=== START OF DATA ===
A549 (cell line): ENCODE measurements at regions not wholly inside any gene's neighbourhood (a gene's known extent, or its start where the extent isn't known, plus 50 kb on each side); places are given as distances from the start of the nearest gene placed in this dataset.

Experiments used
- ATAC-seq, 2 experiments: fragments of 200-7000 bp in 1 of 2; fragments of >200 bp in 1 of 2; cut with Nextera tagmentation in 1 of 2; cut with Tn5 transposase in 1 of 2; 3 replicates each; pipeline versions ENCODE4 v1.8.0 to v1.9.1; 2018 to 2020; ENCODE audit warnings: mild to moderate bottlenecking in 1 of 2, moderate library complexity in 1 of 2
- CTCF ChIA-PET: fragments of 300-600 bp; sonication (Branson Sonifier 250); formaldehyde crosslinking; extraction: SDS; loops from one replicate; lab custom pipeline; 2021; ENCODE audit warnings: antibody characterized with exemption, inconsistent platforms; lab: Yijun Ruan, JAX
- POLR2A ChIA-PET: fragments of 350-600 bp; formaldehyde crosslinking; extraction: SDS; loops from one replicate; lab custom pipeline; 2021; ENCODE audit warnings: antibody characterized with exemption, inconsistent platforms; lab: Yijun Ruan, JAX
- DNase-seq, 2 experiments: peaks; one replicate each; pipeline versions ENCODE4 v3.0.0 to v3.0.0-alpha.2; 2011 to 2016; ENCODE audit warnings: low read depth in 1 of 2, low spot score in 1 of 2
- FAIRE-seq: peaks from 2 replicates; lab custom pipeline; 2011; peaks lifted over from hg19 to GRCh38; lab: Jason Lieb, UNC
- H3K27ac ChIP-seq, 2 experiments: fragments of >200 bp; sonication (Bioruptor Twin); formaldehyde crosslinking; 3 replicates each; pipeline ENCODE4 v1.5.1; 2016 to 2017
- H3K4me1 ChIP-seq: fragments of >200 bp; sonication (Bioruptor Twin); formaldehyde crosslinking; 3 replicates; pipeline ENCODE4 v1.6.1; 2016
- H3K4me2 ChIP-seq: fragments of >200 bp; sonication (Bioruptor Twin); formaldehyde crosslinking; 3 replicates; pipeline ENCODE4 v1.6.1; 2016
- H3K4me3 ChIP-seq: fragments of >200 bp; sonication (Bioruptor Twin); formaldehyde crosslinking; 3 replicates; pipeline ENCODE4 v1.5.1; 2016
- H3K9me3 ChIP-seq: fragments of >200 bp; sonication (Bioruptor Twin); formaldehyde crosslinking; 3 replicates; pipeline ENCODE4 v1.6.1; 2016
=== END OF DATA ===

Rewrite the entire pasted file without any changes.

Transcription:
A549 (cell line): ENCODE measurements at regions not wholly inside any gene's neighbourhood (a gene's known extent, or its start where the extent isn't known, plus 50 kb on each side); places are given as distances from the start of the nearest gene placed in this dataset.

Experiments used
- ATAC-seq, 2 experiments: fragments of 200-7000 bp in 1 of 2; fragments of >200 bp in 1 of 2; cut with Nextera tagmentation in 1 of 2; cut with Tn5 transposase in 1 of 2; 3 replicates each; pipeline versions ENCODE4 v1.8.0 to v1.9.1; 2018 to 2020; ENCODE audit warnings: mild to moderate bottlenecking in 1 of 2, moderate library complexity in 1 of 2
- CTCF ChIA-PET: fragments of 300-600 bp; sonication (Branson Sonifier 250); formaldehyde crosslinking; extraction: SDS; loops from one replicate; lab custom pipeline; 2021; ENCODE audit warnings: antibody characterized with exemption, inconsistent platforms; lab: Yijun Ruan, JAX
- POLR2A ChIA-PET: fragments of 350-600 bp; formaldehyde crosslinking; extraction: SDS; loops from one replicate; lab custom pipeline; 2021; ENCODE audit warnings: antibody characterized with exemption, inconsistent platforms; lab: Yijun Ruan, JAX
- DNase-seq, 2 experiments: peaks; one replicate each; pipeline versions ENCODE4 v3.0.0 to v3.0.0-alpha.2; 2011 to 2016; ENCODE audit warnings: low read depth in 1 of 2, low spot score in 1 of 2
- FAIRE-seq: peaks from 2 replicates; lab custom pipeline; 2011; peaks lifted over from hg19 to GRCh38; lab: Jason Lieb, UNC
- H3K27ac ChIP-seq, 2 experiments: fragments of >200 bp; sonication (Bioruptor Twin); formaldehyde crosslinking; 3 replicates each; pipeline ENCODE4 v1.5.1; 2016 to 2017
- H3K4me1 ChIP-seq: fragments of >200 bp; sonication (Bioruptor Twin); formaldehyde crosslinking; 3 replicates; pipeline ENCODE4 v1.6.1; 2016
- H3K4me2 ChIP-seq: fragments of >200 bp; sonication (Bioruptor Twin); formaldehyde crosslinking; 3 replicates; pipeline ENCODE4 v1.6.1; 2016
- H3K4me3 ChIP-seq: fragments of >200 bp; sonication (Bioruptor Twin); formaldehyde crosslinking; 3 replicates; pipeline ENCODE4 v1.5.1; 2016
- H3K9me3 ChIP-seq: fragments of >200 bp; sonication (Bioruptor Twin); formaldehyde crosslinking; 3 replicates; pipeline ENCODE4 v1.6.1; 2016